Following her Baltimore upbringing and a 10-year stint in Philadelphia, architectural designer Alyssa Stein is making herself at home in Seattle. While visiting during a ‘Bike & Build’ cycling trip around the Olympic Peninsula in 2015, she quickly became smitten with the mountains, small towns, and roadside espresso stands. Last year she decided to move across the country. At ZGF, Alyssa is part of a large team working on the Seattle Children’s Building Care expansion. She’s currently designing a clinic within the hospital to provide care for children and young adults with cancer and blood disorders.
We sat down with Alyssa to learn more about her path to architecture and how she’s liking her new home.
When did you realize you wanted to work in architecture? As a student at a high school for the fine arts, I spent much of my time experimenting with installation art and photography. A recurring subject of my work was the relationship between manmade and natural environments. After submitting my work to an international arts competition, I was selected to represent the United States at an exhibition in London’s Tate Modern. This experience and my interest in shaping the built environment ultimately led me to study architecture.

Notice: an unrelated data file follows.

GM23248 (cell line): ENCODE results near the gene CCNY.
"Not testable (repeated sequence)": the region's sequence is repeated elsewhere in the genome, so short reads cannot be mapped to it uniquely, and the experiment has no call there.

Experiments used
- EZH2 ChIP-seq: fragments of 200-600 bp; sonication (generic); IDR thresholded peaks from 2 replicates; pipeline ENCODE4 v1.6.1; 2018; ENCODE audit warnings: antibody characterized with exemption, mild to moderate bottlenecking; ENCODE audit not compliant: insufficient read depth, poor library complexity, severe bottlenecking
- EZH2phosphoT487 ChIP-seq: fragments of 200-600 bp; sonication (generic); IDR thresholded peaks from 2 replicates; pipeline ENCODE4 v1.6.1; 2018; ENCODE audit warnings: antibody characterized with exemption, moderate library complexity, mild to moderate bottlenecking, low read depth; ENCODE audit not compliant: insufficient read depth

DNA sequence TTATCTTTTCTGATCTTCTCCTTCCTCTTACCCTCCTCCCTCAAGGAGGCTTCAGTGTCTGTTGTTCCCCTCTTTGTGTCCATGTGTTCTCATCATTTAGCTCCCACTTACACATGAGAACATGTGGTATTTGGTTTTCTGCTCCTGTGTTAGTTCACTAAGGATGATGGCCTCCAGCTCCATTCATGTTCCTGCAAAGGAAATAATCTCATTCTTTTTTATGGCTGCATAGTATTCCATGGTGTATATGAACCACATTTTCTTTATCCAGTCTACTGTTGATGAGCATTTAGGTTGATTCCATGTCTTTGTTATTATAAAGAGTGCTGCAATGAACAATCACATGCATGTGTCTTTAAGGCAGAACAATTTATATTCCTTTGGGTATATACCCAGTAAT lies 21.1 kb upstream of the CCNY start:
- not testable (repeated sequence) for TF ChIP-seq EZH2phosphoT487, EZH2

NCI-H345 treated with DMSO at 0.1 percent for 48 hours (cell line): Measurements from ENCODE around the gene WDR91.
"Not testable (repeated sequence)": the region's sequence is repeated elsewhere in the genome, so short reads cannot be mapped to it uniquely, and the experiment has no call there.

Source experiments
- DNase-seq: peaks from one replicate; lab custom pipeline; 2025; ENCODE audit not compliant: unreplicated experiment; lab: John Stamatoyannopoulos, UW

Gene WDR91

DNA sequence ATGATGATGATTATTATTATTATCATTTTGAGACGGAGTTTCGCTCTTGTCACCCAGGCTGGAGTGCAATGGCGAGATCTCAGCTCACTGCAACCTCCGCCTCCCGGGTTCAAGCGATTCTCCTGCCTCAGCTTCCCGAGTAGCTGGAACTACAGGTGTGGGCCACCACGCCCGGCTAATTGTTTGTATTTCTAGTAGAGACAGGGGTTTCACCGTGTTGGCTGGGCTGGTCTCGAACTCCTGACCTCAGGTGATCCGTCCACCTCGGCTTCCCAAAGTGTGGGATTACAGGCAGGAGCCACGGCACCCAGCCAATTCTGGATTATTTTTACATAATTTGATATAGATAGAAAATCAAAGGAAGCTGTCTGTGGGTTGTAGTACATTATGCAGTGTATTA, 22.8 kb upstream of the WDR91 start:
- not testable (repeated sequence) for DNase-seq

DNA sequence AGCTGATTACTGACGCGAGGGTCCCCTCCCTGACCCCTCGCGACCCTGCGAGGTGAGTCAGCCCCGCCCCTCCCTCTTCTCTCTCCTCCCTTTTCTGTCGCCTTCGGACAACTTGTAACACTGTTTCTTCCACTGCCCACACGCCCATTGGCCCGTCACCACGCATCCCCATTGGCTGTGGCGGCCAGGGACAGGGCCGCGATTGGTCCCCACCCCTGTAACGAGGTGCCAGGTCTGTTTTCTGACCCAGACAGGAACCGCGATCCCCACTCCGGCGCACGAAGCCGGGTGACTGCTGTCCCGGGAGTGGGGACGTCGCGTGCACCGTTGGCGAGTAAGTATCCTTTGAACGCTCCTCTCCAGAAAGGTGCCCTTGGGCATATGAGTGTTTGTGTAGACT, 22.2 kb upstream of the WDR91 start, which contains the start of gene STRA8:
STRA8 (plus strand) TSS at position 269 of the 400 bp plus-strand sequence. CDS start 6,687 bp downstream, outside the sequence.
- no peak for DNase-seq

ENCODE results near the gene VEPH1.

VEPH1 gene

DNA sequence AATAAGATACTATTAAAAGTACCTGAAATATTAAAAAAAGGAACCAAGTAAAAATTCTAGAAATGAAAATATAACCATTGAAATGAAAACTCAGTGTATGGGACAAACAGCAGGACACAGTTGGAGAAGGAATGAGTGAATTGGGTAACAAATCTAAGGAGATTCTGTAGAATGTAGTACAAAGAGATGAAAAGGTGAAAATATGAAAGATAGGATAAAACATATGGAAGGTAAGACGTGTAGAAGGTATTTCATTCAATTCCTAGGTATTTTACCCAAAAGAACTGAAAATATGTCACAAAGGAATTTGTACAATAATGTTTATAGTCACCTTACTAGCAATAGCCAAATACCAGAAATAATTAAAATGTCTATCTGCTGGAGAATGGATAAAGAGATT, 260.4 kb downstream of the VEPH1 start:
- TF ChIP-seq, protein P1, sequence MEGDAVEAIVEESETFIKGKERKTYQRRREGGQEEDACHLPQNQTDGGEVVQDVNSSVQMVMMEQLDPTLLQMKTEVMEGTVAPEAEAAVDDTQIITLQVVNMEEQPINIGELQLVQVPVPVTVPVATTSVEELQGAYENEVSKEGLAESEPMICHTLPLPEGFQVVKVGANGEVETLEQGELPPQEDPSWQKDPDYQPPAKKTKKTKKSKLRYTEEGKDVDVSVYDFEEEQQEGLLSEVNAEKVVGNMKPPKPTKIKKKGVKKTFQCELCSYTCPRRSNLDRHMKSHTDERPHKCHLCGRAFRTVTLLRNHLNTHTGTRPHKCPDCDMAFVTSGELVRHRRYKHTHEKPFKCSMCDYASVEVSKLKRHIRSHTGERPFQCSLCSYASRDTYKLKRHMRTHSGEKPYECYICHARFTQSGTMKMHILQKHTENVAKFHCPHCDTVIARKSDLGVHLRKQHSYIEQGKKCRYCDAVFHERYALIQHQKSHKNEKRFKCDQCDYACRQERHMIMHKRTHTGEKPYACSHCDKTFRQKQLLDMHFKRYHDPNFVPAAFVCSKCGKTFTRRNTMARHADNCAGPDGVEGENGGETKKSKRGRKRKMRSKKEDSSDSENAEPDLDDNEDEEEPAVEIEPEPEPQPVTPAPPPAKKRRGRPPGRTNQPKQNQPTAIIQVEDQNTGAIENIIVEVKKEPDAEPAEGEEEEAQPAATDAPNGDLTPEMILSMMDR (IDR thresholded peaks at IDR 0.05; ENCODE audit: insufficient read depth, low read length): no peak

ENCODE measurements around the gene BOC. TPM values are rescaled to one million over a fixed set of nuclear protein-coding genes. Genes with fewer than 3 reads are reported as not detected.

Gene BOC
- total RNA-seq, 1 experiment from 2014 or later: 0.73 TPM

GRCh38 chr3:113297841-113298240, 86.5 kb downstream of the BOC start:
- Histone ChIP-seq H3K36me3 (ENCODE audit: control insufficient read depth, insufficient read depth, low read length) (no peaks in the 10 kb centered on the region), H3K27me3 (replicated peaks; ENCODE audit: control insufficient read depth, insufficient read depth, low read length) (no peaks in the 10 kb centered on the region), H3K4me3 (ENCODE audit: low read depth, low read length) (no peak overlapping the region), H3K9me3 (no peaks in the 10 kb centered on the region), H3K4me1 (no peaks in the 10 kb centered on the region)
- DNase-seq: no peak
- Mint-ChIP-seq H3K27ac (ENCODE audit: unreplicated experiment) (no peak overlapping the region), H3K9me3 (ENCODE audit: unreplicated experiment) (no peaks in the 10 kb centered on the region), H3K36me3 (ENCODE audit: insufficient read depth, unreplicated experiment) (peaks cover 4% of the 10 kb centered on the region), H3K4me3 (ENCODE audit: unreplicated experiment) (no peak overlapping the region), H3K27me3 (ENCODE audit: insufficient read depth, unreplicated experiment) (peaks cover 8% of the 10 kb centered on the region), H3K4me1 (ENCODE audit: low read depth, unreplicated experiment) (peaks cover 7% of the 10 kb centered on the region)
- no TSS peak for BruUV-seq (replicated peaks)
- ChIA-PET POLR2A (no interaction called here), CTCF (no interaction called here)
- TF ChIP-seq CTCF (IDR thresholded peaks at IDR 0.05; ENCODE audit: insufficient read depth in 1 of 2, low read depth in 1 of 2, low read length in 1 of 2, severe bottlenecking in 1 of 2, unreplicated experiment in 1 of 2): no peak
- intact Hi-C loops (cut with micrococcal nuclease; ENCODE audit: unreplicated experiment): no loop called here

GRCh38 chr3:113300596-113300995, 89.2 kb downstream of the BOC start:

How does living in the Pacific Northwest inspire you? I find inspiration in Seattle’s waterside parks—which is practically all of them! I recently started making observational drawings as a way to interact with these landscapes. I’ll walk around until I find a spot with a curious natural feature or quality of light and then record it in charcoal. This is a drawing of the rocky shoreline along the Elliott Bay Trail (right).
Coffee or tea? Dark coffee.
If you could design for a fictional character, who would it be? Steve Zissou.
Favorite tool of the trade? Trace paper.
What was the last podcast you listened to? Oprah’s Super Soul Conversations.
Do you have any hobbies outside of the office? Hiking, cycling, and kayaking are the repeat offenders.
What is the best advice you have ever received? Pare down to the essential, but don’t remove the poetry.